February’s second “Stakeholder Meeting” concerning upcoming Wetland Conservation Act rule changes took place yesterday at Cabela’s in Rogers. A long overdue new dynamic entered into the discussions with the addition of at least 5 (uninvited) owners of wetland credit banks.
While similar meetings have taken place over the last few years, the bank owners introduced some tough new questions, and BWSR provided very little to help set these private business owners at ease.
In-Lieu Fee: The “Problem Statement” within BWSR’s 2014 Siting of Wetland Mitigation in NE Minnesota report states:
“Ongoing and projected impacts to wetlands in northeast (NE) Minnesota are creating high demand for compensatory wetland mitigation. Due to the high prevalence of wetlands and the relative lack of drained wetlands in NE Minnesota, opportunities to meet the demand through traditional mitigation approaches are limited. Improved coordination of federal and state wetland regulatory programs can more effectively address these unique circumstances.”
BWSR proposed the In-Lieu Fee (ILF) program as a means to help compensate for a lack of traditional methods of generating wetland credits in the NE part of the state, especially for mining impacts.
The problem for BWSR is…the private banking market solved this problem on its own, using existing rules.
As of today, less than two years later, over 6350 credits have been approved by BWSR for NE Minnesota. Over 1700 of these credits are already available, with the remainder coming over the next 5 years. According to Section 1.2 (page 8) of the 2014 BWSR report, these 6350 credits will satisfy demand in NE Minnesota until 2040.
Since these new credits were approved, BWSR has changed their tune on the need for an ILF program. Now, rather than needed as a way to meet demand for credits in NE Minnesota, the ILF’s new purpose is to “achieve better, more targeted wetland mitigation” in priority locations with better projects. This change of purpose was completed this past summer with the redaction of language BWSR had just added to the Wetland Conservation Act in 2012. According to their 2015 Summary of Statute Changes, the 2012 language describing the ILF’s purpose to compensate for impacts to “wetlands on agricultural land, for impacts that occur in greater than 80 percent areas (NE Minnesota), and for public road projects” has been struck out (deleted), opening up the ILF program to be implemented statewide, for any type of impact and any purpose.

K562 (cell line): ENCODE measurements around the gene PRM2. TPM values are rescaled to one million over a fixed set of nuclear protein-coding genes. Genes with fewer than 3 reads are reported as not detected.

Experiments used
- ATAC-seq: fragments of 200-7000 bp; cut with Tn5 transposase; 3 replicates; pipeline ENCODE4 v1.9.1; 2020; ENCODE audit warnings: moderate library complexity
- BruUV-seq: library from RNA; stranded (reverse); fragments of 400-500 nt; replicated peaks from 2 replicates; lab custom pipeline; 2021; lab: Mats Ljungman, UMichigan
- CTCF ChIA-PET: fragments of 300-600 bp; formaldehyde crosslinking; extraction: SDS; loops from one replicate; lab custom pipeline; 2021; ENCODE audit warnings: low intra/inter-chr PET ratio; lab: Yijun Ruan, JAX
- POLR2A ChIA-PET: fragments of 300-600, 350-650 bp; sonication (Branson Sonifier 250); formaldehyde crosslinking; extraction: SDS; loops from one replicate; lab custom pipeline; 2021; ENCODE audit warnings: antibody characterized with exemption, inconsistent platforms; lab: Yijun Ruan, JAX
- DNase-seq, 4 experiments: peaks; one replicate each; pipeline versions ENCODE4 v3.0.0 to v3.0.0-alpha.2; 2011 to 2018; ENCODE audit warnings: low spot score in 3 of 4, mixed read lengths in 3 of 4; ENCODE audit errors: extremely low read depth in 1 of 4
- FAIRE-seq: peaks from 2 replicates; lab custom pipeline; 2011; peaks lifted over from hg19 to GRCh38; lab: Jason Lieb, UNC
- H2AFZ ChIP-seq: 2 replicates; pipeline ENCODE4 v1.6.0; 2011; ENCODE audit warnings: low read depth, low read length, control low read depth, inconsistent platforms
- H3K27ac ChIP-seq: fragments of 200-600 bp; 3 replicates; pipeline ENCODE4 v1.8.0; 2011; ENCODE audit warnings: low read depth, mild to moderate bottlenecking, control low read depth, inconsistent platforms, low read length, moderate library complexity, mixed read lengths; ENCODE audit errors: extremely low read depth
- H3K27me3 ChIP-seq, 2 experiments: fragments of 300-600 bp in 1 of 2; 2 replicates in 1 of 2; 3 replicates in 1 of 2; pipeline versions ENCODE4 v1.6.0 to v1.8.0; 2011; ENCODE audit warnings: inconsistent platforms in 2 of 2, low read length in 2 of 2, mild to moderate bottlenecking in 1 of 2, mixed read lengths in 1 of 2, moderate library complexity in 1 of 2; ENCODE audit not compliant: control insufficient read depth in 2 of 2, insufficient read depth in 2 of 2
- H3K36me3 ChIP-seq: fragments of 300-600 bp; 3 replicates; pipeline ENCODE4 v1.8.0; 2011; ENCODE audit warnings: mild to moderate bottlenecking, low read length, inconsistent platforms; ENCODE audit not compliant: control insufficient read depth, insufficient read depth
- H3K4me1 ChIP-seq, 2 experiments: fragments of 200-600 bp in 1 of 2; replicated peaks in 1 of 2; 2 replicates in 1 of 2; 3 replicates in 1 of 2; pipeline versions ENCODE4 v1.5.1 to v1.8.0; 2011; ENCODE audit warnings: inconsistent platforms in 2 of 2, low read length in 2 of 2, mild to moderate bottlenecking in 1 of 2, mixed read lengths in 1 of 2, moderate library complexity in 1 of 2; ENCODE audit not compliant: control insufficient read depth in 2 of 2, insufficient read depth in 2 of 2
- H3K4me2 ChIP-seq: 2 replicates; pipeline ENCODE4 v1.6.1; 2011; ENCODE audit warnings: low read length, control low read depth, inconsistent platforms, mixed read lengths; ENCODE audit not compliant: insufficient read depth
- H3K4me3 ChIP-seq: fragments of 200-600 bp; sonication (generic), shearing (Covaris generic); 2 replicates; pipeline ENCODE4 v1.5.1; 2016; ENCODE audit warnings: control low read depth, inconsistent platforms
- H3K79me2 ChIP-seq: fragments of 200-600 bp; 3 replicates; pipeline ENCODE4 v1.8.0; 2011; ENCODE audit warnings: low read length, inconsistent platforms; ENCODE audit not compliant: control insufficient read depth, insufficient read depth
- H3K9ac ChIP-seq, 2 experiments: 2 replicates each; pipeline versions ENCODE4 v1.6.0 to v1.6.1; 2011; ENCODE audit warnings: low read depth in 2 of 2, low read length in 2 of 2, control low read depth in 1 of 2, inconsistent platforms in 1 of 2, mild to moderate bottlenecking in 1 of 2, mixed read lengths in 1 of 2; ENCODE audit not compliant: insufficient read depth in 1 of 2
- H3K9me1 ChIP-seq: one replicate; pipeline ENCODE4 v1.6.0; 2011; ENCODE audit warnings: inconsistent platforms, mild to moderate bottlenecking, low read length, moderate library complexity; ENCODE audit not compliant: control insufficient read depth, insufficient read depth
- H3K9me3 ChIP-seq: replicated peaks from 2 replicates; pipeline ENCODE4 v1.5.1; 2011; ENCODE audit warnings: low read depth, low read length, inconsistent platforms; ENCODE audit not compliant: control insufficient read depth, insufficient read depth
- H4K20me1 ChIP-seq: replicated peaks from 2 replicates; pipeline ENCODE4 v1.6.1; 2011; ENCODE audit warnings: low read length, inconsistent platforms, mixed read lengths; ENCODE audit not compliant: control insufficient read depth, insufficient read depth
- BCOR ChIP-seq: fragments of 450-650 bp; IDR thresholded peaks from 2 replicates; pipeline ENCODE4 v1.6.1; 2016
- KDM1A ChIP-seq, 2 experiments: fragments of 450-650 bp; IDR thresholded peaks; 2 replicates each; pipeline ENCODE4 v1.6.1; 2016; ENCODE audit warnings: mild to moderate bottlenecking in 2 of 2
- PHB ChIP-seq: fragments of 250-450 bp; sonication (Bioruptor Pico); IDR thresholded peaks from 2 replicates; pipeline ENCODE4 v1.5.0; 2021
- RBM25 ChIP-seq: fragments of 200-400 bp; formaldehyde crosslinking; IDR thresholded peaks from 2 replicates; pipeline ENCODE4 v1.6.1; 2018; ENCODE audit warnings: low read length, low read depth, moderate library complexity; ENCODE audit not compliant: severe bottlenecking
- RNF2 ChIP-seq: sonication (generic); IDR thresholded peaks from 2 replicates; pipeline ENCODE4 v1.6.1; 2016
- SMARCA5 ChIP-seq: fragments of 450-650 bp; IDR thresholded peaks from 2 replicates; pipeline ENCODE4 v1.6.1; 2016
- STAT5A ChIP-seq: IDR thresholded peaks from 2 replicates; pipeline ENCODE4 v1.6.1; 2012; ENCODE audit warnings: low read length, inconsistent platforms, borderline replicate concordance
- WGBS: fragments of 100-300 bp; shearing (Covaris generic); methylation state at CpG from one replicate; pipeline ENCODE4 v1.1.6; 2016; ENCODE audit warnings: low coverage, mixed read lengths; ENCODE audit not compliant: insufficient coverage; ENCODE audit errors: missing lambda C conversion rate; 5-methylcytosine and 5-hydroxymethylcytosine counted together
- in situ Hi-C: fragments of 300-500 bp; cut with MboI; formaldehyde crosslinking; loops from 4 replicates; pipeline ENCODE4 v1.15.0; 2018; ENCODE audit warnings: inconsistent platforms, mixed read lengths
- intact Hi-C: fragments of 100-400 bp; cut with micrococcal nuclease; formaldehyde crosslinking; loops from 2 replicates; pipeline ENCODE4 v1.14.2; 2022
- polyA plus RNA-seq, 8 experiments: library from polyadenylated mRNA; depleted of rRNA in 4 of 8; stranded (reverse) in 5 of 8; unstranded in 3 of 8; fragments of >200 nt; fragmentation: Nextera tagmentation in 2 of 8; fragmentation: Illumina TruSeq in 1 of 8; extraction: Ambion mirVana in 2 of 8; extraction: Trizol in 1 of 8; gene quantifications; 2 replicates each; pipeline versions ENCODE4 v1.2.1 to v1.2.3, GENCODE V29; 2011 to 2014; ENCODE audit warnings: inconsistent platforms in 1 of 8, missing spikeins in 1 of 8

Mitigation Method Priorities: Also introduced in yesterday’s meeting was a priority order of mitigation methods that requires those mitigating for impacts to first look for bank credits, then, if none are available, to the ILF program. Problem is, Minnesota has one of the most robust and diverse private banking systems in the country, with bank credits available virtually everywhere in the state. With an ample number of private bank credits available statewide, the ILF program would be useless as no projects would ever be allowed to move beyond the banking system for impact mitigation. And there is little reason to believe this will change unless private bankers become concerned that BWSR, the state, and its ILF program will be a direct competitor to their banks, and thus become less likely to establish new banks to begin with.
Clearly, after speaking with some of the existing account owners following the meeting, this concern is very real. At least one wetland account owner said they would not look to establish new banks considering the potential that the very same organization who oversees the Wetland Conservation Act (that creates the need for wetland credits), and is tasked with approving their private bank plans, could very well become their main competitor and the primary supplier of Minnesota’s wetland mitigation credits.
Is BWSR really solving a problem, or are they creating a problem to solve?